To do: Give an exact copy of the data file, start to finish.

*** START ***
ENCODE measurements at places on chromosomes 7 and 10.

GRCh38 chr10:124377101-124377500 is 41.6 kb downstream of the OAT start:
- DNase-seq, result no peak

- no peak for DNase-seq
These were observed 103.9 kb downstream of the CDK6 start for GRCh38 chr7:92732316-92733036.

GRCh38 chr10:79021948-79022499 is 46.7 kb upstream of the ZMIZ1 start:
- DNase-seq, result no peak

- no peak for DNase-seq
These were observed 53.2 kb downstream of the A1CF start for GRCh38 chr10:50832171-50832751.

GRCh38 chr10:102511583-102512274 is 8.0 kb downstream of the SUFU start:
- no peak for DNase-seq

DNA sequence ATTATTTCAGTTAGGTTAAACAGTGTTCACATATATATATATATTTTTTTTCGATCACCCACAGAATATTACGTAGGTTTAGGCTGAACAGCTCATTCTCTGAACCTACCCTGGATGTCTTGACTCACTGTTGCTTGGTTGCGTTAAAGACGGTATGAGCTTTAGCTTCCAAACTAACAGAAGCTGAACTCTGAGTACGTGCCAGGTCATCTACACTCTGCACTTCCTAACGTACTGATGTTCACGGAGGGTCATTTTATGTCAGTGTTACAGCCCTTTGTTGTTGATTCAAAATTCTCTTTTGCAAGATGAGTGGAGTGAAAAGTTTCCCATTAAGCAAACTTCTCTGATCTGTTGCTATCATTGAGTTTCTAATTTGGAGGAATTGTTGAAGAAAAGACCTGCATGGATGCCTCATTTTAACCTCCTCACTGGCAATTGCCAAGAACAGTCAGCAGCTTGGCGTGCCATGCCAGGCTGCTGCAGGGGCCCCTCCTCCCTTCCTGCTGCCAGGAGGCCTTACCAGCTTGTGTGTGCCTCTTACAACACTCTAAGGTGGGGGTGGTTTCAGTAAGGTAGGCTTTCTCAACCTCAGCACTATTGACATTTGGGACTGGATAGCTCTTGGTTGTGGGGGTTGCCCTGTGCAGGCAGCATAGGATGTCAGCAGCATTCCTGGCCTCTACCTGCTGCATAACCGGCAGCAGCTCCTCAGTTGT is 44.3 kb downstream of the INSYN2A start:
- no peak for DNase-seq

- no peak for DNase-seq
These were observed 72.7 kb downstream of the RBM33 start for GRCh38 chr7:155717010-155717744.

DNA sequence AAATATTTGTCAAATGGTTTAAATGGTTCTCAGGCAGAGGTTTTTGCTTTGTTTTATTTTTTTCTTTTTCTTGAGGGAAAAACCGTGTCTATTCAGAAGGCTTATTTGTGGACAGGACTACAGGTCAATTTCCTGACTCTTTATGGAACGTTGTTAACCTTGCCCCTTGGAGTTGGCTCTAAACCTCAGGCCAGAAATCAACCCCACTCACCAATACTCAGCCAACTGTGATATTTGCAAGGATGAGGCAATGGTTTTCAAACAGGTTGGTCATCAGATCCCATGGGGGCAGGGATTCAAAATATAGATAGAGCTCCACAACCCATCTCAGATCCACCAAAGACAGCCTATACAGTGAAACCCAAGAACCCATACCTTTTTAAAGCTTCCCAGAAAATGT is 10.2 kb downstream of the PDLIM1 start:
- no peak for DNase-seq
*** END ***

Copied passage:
ENCODE measurements at places on chromosomes 7 and 10.

GRCh38 chr10:124377101-124377500 is 41.6 kb downstream of the OAT start:
- DNase-seq, result no peak

- no peak for DNase-seq
These were observed 103.9 kb downstream of the CDK6 start for GRCh38 chr7:92732316-92733036.

GRCh38 chr10:79021948-79022499 is 46.7 kb upstream of the ZMIZ1 start:
- DNase-seq, result no peak

- no peak for DNase-seq
These were observed 53.2 kb downstream of the A1CF start for GRCh38 chr10:50832171-50832751.

GRCh38 chr10:102511583-102512274 is 8.0 kb downstream of the SUFU start:
- no peak for DNase-seq

DNA sequence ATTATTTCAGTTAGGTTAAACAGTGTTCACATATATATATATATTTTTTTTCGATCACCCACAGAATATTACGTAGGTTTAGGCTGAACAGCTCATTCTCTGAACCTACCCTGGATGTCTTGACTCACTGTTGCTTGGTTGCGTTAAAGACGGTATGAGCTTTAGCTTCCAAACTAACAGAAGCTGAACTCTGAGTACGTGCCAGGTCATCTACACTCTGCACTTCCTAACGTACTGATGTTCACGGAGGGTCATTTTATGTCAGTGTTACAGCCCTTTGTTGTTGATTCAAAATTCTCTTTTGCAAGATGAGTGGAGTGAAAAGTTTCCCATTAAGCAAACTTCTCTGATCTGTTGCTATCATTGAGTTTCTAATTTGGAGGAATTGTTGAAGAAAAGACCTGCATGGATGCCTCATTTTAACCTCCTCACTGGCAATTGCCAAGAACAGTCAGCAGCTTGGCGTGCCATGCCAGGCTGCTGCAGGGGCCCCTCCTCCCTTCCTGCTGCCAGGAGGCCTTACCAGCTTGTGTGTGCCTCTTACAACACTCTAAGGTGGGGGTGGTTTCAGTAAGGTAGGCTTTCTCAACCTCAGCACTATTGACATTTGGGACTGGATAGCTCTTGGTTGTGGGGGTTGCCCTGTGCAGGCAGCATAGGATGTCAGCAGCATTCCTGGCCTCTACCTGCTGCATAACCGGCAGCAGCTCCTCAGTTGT is 44.3 kb downstream of the INSYN2A start:
- no peak for DNase-seq

- no peak for DNase-seq
These were observed 72.7 kb downstream of the RBM33 start for GRCh38 chr7:155717010-155717744.

DNA sequence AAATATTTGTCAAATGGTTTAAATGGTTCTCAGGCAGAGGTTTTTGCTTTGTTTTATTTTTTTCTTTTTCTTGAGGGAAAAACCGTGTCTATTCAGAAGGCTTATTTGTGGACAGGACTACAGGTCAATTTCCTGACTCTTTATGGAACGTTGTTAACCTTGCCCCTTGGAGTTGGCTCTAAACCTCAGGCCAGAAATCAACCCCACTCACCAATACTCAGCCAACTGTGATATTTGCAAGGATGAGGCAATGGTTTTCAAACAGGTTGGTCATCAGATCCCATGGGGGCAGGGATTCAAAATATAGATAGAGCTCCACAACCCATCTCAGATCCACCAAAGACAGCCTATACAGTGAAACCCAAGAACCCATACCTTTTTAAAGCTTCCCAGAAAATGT is 10.2 kb downstream of the PDLIM1 start:
- no peak for DNase-seq